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How Khashoggi murder, Yemen war are reawakening activism in Congress

Why We Wrote This

Who is responsible for preserving American values in US foreign policy? In the past, Congress has exercised bipartisan oversight of the executive branch. Now, some pro-Saudi policies are stirring discomfort.

Jonathan Ernst/Reuters/File
President Trump shakes hands with Saudi Crown Prince Mohammed bin Salman in the Oval Office at the White House in Washington March 20.

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Congressional discontent with President Trump’s foreign policy is nothing new on either side of the aisle. But the murder of Saudi journalist and US resident Jamal Khashoggi, and the White House’s response to it, may be a tipping point. A Tuesday statement from Mr. Trump affirmed his faith in Crown Prince Mohammed bin Salman and the US-Saudi relationship, despite the CIA’s preliminary determination that the prince directed Mr. Khashoggi’s murder. And that, some analysts say, may be a last straw for legislators uncomfortable with what seems like a transactional foreign policy, devoid of a values component. If they respond, it could represent more than pushback: Some experts foresee a resurgent bipartisan congressional role in foreign-policy oversight, after two decades of dormancy – though it may not extend far beyond the Saudi-led war in Yemen and relations with Saudi Arabia generally. The murder and the White House’s response “was grotesque in a way that highlighted the unpleasantness and unacceptability of a purely realist approach to international relations,” says Thomas Carothers, an expert in democratization and US foreign policy at the Carnegie Endowment for International Peace in Washington.

“From the legislative branch side, we’re going to do as much as we can, as hard as we can, to send a signal to the world.”

Those forceful words – concerning the US response to the Saudi government’s murder of Saudi journalist and US resident Jamal Khashoggi – were spoken Sunday on NBC’s “Meet the Press” by a United States senator.

They may sound like the stuff of any number of congressional Democrats who are promising a reinvigorated role for Congress in the oversight and carrying out of US foreign policy.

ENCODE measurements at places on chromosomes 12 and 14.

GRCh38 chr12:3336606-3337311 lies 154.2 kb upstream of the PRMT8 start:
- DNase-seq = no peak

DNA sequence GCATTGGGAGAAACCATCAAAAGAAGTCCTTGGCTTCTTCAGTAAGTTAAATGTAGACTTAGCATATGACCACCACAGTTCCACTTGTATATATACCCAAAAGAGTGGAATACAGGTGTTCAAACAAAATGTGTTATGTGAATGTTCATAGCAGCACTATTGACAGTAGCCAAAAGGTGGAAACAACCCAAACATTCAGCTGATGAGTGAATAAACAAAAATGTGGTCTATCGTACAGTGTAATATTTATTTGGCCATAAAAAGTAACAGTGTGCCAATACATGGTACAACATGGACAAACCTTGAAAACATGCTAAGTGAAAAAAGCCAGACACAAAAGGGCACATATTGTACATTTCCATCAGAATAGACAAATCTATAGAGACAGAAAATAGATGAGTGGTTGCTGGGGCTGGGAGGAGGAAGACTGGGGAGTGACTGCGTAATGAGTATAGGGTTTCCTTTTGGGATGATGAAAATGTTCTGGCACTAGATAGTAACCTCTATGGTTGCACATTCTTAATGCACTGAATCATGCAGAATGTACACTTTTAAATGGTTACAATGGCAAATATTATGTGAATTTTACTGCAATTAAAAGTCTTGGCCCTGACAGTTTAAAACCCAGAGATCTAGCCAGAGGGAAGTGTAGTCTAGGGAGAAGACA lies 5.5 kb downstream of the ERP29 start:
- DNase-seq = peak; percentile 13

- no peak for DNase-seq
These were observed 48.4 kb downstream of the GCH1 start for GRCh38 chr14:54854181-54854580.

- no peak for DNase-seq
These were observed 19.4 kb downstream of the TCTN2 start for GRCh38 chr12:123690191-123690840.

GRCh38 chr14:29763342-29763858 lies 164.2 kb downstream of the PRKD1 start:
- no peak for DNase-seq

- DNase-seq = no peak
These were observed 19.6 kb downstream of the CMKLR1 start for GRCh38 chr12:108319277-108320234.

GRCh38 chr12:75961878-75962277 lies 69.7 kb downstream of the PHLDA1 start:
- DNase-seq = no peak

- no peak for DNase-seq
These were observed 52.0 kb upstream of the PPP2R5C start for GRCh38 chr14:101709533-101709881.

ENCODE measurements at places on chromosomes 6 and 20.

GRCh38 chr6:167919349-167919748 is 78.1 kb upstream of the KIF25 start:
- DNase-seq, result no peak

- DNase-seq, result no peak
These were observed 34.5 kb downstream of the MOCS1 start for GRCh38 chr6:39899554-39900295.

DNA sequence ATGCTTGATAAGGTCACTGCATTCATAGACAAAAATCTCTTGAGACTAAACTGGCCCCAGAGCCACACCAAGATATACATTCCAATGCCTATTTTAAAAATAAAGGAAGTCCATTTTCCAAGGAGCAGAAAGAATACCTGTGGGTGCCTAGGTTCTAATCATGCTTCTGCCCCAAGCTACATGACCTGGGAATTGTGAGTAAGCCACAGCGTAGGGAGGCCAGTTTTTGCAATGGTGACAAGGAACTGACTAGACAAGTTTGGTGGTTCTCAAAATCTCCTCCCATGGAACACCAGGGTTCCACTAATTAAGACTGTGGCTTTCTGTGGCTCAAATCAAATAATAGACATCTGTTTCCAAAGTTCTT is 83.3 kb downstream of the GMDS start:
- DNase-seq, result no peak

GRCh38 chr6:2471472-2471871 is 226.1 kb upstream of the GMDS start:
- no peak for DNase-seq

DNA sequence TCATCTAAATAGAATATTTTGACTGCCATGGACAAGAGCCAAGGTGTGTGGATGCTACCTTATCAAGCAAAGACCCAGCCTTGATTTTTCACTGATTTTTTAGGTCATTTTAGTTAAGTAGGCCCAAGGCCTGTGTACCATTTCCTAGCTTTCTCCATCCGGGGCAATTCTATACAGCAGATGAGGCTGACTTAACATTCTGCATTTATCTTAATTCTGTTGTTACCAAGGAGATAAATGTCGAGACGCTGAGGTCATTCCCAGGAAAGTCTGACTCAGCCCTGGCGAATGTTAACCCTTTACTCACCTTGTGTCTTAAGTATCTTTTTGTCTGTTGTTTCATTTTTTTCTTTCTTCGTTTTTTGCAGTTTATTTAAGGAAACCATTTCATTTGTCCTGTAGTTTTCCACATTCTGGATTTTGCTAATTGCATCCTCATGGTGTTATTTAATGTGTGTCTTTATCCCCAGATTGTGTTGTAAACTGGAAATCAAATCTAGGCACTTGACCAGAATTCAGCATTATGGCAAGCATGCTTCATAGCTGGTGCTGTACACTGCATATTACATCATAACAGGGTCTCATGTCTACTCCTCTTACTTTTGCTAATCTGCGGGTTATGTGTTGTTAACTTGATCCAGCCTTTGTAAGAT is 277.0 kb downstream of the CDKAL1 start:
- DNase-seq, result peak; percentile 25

But in fact the comment was made by Republican Sen. Lindsey Graham of South Carolina.

And what his words suggest is that Congress’s awakening from what analysts say has been a two-decades-long dormancy when it comes to foreign-policy activism won’t simply be the stuff of the Democrats’ retaking control of the House of Representatives in elections this month.

Indeed the factors that some experts cite in foreseeing a resurgent bipartisan congressional role in foreign-policy oversight range widely.

They go from the specific – disgust over the Khashoggi killing and a broad and building rejection of the US role in Saudi Arabia’s disastrous war in Yemen – to a growing bipartisan discontent with the executive branch’s foreign policy, which to many seems increasingly divorced from traditional American values such as human rights, press freedom, and democratic governance.

“On both sides of the aisle, in the House and the Senate, there are a lot of people who are uncomfortable with a tendency of this president to cozy up to dictators … and to set aside the ideals of democratic governance and human rights that have traditionally played some part in US foreign policy,” says Thomas Carothers, an expert in democratization and US foreign policy at the Carnegie Endowment for International Peace in Washington.

The next Congress will be “even more willing to challenge the president” and “increase its role” in the conduct of foreign policy, Mr. Carothers says, largely because the Democrats will take control of the House in January.

But he adds that the seeds of a foreign-policy “disconnect” between the executive and legislative branches were already planted by a Republican-controlled Congress – and could be seen in initiatives such as Russia sanctions that went beyond what President Trump wanted to see, and a successful bipartisan effort to resist administration proposals to gut democracy-promotion programs.